RedisGears Design: Isolation technics

RedisGears ships with an embedded Python Interpreter . This makes it possible to run Python code using the RG.PYEXECUTE command . Because the interpreter is a singleton that's shared among all calls to RG.PYEXECUTE , there's the risk of different executions using the same identifiers (e.g. global variables, functions, or class names).

One way to address this problem is by restarting the interpreter before each execution. However, an interpreter restart is a time-costly operation that renders this approach less-than-desirable. Also, two executions may be parallel, either in two different threads or even in the same thread (while the execution of the Python code itself is always non-parallelized, the rest of the execution's lifecycle maybe). When more than one execution is running, restarting the interpreter is no longer an option.

Currently, RedisGears uses global dictionaries that isolate the context of the execution from each other. This means that if two executions declare the same function name (with different implementations) they will not step on each other's toes. Though this isolation is sufficient in most cases it isn't perfect. The biggest shortcoming of this approach is importing modules: all executions that import a module X will get the same instance of module X . This means that even if we create a virtual environment per execution with a different implementation of module X all the executions will use the first implementation that was imported.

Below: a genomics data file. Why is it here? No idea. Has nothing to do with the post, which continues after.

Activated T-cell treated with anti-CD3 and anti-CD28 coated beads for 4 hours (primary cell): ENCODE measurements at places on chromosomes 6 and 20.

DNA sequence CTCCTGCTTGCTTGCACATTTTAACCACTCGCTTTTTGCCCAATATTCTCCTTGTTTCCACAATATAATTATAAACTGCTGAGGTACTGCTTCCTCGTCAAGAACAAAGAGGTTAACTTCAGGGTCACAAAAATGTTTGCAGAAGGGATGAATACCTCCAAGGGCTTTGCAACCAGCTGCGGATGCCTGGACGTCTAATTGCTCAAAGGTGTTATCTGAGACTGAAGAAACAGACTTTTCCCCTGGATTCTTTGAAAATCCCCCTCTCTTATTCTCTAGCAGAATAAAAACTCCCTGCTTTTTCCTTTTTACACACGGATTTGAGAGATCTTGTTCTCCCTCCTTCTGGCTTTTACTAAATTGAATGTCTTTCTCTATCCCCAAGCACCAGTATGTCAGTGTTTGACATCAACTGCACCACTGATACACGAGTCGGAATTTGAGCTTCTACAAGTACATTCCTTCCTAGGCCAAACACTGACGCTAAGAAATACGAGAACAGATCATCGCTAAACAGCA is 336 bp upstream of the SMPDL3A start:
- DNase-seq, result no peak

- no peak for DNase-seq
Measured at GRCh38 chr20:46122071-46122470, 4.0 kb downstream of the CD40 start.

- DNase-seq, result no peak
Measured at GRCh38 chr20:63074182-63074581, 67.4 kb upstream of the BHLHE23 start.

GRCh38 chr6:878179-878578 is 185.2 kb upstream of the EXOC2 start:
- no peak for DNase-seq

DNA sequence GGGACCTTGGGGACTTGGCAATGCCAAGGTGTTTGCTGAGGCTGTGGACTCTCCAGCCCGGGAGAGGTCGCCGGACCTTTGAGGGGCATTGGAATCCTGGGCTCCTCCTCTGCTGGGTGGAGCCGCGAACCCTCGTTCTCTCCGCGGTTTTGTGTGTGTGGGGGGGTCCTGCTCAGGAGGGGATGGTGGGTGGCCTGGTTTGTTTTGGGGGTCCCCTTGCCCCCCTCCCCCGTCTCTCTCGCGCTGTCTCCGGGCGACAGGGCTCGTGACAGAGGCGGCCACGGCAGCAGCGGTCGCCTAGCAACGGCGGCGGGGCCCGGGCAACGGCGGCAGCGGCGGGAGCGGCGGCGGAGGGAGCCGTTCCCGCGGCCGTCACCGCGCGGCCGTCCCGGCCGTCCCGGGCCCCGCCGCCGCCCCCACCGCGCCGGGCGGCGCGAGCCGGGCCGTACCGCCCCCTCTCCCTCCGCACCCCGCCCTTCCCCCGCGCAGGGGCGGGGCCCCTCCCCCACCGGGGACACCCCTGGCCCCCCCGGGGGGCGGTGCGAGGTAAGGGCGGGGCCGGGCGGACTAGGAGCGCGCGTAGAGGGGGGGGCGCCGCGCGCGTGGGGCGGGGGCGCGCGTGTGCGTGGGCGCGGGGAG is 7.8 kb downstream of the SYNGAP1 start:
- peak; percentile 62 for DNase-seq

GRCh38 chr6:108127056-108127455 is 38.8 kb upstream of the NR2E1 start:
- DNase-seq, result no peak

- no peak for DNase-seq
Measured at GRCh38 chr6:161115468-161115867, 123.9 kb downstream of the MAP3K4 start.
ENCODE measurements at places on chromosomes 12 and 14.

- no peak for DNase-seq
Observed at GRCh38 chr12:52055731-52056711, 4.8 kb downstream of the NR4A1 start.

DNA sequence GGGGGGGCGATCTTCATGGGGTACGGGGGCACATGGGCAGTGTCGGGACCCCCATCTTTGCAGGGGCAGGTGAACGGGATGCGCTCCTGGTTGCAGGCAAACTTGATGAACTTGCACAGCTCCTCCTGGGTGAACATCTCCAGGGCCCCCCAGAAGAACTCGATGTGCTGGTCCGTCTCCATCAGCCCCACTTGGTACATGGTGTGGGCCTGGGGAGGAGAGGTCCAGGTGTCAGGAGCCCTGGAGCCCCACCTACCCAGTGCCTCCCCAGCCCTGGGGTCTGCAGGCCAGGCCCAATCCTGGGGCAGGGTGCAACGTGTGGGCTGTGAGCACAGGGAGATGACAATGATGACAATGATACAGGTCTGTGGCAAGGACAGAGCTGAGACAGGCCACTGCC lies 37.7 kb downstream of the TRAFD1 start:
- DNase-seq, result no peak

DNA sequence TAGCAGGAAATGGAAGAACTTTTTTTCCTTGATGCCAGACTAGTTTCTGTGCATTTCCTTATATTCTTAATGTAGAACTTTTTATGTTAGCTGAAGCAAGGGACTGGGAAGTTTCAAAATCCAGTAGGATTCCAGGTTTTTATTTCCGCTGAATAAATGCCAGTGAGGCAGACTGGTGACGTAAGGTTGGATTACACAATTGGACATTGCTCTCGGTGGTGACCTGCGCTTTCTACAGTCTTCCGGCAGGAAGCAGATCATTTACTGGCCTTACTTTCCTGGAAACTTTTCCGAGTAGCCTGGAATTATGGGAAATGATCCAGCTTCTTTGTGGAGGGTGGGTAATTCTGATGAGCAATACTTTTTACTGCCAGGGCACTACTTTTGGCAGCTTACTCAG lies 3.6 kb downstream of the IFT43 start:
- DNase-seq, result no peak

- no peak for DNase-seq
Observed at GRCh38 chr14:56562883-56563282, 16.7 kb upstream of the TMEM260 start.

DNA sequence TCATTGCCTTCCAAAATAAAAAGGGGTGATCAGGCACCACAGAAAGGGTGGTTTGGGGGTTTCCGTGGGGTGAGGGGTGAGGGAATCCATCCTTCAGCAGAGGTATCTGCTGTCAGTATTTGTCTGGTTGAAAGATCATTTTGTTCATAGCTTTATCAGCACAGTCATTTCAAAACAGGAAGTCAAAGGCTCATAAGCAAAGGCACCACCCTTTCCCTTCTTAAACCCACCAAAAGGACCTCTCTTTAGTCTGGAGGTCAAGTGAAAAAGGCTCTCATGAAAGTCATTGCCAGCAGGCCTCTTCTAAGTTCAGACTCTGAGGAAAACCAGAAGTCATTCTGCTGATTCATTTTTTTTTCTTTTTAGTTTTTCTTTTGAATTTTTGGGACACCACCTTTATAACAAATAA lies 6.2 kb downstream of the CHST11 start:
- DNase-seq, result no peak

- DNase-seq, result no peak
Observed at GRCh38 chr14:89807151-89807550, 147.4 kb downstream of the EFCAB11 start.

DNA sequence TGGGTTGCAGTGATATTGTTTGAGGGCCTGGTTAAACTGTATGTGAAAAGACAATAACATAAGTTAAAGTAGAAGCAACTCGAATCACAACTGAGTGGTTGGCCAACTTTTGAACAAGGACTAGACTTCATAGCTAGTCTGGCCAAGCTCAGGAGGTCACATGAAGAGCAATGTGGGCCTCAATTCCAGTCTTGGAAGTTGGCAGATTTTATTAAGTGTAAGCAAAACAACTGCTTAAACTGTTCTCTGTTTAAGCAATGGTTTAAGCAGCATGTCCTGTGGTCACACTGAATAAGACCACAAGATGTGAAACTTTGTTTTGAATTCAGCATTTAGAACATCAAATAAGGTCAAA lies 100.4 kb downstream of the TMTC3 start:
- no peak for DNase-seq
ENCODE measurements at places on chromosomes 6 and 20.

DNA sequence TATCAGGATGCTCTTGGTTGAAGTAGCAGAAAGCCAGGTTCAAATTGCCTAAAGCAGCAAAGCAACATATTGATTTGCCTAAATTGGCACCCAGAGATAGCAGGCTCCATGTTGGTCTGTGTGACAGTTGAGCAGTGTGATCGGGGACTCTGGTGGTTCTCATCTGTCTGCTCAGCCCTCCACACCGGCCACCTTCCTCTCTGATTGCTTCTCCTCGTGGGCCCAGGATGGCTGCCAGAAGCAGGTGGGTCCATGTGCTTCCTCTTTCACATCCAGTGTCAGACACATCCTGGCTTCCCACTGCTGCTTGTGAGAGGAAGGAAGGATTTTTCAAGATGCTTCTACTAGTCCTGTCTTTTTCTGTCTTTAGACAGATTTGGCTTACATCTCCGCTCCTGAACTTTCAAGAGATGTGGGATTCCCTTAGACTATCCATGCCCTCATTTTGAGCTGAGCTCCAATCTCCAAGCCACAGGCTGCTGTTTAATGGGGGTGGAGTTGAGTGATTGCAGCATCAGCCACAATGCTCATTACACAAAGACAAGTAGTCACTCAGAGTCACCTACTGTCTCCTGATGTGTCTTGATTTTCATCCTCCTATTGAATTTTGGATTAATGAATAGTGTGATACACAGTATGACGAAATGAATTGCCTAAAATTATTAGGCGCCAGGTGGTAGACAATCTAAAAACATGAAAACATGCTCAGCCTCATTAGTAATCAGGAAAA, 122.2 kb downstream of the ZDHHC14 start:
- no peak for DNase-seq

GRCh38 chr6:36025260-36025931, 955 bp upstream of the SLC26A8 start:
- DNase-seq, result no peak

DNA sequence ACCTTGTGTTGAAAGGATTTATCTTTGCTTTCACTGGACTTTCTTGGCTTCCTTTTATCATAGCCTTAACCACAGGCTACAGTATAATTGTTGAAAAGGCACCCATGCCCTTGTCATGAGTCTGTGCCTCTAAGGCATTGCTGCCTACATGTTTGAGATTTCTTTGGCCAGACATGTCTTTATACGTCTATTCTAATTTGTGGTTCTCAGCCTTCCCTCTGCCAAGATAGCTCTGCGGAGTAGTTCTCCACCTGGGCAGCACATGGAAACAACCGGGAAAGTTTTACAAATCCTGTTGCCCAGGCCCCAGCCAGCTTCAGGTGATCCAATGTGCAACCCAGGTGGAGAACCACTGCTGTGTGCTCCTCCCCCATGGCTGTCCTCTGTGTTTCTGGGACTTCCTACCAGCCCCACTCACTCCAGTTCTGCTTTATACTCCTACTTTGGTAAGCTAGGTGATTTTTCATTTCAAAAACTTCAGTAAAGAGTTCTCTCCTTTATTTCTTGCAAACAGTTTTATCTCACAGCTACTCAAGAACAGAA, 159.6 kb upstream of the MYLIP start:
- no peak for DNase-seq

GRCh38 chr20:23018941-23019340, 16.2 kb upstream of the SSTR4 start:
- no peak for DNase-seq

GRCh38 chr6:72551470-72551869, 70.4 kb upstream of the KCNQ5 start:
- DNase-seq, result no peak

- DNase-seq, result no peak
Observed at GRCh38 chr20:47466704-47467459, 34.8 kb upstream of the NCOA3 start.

Another way to address this issue is with Python's Sub-Interpreters . A sub-interpreter is an (almost) separate environment for the execution of Python code. The Python C API makes it possible to create a new sub-interpreter using Py_NewInterpreter , destroy it using Py_EndInterpreter , and switch between sub-interpreters using PyThreadState_Swap .

RedisGears used sub-interpreters before, but because we found out that some libraries are not compatible with sub-interpreter we decided to switch to global dictionaries. We are planning to return the sub-interpreter support in the future with some On/Off switch to still allow using libraries that are not compatible with it. The idea is to maintain the association between the user's call to RG.PYEXECUTE and its respective sub-interpreter.

When RG.PYEXECUTE is called, a new sub-interpreter will be created to execute the provided script. That sub-interpreter will also be "inherited" by all subsequent operations - i.e. executions and registrations, that the script created. Because there may be multiple owners of the sub-interpreter, RedisGears will keep an internal reference count for each sub-interpreter so it can be safely freed.

Notice that the isolation between Sub-Interpreters is also not perfect. For example, when using low-level file operations like os.close() they can (accidentally or maliciously) affect each other’s open files because of the way extensions are shared between sub-interpreters.

Further reference

* Python Sub-Interpreters